Donald Trump's December 2 phone call with Tsai Ing-wen, the president of Taiwan, sent shock waves through China and much of the world. For nearly four decades it has been Washington's official policy to recognize only China, and not Taiwan. Trump has indicated that he thought he could threaten China with abandoning this policy, in order to bargain for other concessions.
This has to be one of the worst diplomatic miscalculations of all time for a president-elect, and we should add, his incoming administration ― since it was apparently not just another foot-in-mouth event for Trump but a deliberate strategy complete with lobbyist influence. China considers Taiwan to be a breakaway province, and would go to war to prevent its secession, just as President Lincoln went to war to keep the South within the United States.
In fact, there were calls in the Chinese media for narrowing the gap between China's nuclear arsenal and capability and that of the US. Don't be fooled by the Chinese government's relatively restrained reaction: they are giving Trump a chance to chart a different course before he takes office on January 20.
Bullying may have helped Trump in his real estate career, but it is not going to move China. The Chinese economy is now bigger than ours, on a purchasing power parity (PPP) basis, which is what matters when we are talking about such things as military expenditure: the cost of a Chinese-made plane or a Chinese pilot is considerably less than its dollar equivalent (at current exchange rates) in the US. When we had an arms race with the Soviet Union, its economy was a fraction the size of ours. If we have an arms race with China, we can forget about things like Medicare, which the Republicans already want to privatize.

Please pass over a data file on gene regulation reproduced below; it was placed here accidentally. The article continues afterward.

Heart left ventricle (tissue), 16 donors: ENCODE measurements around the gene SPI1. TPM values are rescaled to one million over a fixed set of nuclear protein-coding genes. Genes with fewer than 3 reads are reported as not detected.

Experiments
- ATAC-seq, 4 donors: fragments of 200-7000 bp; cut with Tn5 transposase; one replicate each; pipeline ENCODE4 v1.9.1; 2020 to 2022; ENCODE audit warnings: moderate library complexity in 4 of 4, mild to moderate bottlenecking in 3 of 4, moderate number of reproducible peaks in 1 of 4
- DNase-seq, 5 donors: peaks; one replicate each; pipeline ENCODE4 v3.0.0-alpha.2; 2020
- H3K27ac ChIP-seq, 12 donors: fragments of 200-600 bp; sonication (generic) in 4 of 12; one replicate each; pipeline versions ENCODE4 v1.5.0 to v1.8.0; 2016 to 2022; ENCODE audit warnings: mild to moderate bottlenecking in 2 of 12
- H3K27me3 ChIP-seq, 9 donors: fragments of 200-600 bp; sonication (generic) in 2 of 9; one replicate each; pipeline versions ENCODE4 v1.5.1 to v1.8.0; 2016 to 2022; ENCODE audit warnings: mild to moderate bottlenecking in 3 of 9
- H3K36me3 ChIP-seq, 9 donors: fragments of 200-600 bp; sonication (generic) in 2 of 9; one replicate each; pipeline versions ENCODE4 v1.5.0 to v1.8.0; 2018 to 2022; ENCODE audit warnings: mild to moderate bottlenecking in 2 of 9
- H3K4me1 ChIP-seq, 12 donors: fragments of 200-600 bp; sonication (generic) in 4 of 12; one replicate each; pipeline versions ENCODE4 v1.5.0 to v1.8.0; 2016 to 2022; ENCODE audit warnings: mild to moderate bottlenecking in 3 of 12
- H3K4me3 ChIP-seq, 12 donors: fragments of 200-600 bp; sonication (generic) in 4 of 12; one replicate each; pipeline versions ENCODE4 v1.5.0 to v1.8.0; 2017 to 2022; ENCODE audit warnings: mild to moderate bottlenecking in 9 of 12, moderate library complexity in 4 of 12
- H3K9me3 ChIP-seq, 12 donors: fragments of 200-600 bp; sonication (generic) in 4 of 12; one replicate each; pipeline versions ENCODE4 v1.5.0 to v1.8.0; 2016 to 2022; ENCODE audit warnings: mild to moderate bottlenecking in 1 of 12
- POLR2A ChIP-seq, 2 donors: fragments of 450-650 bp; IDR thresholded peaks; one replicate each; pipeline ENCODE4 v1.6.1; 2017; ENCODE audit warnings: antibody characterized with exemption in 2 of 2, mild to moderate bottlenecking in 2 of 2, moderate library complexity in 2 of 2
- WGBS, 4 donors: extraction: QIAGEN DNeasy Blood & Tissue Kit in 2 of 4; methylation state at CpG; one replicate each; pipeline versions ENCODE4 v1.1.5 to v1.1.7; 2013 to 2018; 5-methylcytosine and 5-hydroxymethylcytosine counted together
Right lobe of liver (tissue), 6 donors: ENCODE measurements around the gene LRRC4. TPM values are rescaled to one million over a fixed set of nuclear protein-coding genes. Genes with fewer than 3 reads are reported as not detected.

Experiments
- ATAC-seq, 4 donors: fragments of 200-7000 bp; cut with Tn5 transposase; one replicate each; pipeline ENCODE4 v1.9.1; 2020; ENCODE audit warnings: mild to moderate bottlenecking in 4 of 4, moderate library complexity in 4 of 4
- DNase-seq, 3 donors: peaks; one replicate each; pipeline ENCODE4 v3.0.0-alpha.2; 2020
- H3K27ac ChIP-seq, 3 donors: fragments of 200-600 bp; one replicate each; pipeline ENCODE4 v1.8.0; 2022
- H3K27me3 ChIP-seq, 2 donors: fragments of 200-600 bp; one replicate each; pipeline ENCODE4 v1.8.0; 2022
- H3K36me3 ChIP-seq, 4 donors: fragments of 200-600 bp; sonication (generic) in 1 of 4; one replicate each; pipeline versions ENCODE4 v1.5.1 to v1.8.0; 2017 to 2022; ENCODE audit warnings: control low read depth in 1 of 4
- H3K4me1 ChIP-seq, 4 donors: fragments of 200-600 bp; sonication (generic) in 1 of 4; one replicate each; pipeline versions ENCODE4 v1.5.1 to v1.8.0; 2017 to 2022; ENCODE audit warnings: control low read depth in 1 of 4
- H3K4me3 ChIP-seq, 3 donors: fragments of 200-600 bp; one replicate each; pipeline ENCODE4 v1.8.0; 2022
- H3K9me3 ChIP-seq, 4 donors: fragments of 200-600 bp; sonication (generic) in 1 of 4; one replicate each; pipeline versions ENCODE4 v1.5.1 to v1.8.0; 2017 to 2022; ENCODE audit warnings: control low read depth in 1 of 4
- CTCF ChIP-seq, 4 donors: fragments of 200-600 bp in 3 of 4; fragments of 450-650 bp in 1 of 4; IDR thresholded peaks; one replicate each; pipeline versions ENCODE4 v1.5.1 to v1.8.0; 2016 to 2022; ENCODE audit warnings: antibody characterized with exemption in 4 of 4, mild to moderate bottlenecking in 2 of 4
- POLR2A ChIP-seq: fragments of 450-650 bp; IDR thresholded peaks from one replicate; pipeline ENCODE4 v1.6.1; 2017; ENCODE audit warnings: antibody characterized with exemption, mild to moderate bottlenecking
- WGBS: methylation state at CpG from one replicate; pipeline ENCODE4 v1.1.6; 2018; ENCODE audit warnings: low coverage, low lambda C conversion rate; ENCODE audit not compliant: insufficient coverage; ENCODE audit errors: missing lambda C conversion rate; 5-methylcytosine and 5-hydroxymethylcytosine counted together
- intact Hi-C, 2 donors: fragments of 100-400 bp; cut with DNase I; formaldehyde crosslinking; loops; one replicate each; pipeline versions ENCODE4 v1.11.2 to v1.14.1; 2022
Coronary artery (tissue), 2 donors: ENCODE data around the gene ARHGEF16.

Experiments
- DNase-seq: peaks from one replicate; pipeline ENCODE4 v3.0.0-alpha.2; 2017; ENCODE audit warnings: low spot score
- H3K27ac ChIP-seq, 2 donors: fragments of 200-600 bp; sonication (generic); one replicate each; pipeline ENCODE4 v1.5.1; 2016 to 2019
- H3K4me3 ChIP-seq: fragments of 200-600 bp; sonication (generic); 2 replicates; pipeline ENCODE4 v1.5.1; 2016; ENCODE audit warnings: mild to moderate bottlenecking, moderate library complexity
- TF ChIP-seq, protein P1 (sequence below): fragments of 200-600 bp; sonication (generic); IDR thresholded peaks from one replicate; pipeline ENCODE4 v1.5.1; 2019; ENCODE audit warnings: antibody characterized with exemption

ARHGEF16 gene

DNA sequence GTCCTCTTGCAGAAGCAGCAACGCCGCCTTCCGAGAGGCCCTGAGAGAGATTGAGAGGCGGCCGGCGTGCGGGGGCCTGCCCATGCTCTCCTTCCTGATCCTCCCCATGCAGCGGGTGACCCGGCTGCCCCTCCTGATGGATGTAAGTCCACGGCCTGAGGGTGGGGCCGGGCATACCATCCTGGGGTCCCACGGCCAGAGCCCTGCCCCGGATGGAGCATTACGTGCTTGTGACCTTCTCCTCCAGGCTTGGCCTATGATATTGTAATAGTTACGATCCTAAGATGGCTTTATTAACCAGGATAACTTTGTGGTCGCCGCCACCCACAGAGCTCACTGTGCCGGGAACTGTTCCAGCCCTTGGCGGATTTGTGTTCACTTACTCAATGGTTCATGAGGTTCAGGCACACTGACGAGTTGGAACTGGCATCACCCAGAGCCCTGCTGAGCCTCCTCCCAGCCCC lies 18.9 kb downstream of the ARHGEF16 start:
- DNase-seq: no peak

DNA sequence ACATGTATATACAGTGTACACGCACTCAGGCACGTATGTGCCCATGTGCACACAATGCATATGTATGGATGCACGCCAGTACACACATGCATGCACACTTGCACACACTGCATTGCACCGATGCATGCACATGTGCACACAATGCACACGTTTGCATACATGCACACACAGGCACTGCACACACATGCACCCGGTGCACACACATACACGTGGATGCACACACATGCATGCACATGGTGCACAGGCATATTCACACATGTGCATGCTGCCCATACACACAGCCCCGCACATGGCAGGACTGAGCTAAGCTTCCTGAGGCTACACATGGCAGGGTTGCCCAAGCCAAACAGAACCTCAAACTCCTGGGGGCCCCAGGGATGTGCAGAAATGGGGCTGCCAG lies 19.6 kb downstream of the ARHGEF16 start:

Trump's ostensible reason for the hard line against China is that he wants to negotiate a better deal for US manufacturing, including for workers in the US. The big complaint here is that China has manipulated its currency, keeping it undervalued against the US dollar. This would make US imports from China artificially cheap, and US exports more expensive. But there is an easy way to deal with this: as any economist knows, the US Treasury Department and Federal Reserve can move the value of the dollar against foreign currencies, like any other country. In fact it is even easier for us than for other countries, since the world accepts the US dollar as the major international reserve currency.
Blaming China for the value of the dollar against their currency is therefore mistaken. The reason that our government doesn't intervene to push down the dollar is that powerful US transnational corporations (like Walmart) prefer an overvalued dollar because it makes imports and overseas labor cheaper for them. The financial sector also prefers it because it lowers inflation. These people don't care about manufacturing jobs in the US. When our government has negotiated with China over economic issues, it has fought for things that profit US corporations, like more patent and copyright protection and greater access for US financial corporations.
Ironically, China has actually been intervening to keep its own currency from falling, and has burned through about a quarter of its international reserves (about $1 trillion) since June 2015 doing this. At this point, the Chinese would likely welcome US intervention in the same direction, at least to keep the dollar from rising further.
So we will soon see if the new US presidential administration actually wants to do anything to preserve US manufacturing jobs. In the meantime, picking a fight with China over Taiwan is about the worst way it could start out, short of actual warfare.
Mark Weisbrot is Co-Director of the Center for Economic and Policy Research in Washington, D.C., and the president of Just Foreign Policy. He is also the author of the new book "Failed: What the 'Experts' Got Wrong About the Global Economy" (2015, Oxford University Press). You can subscribe to his columns here.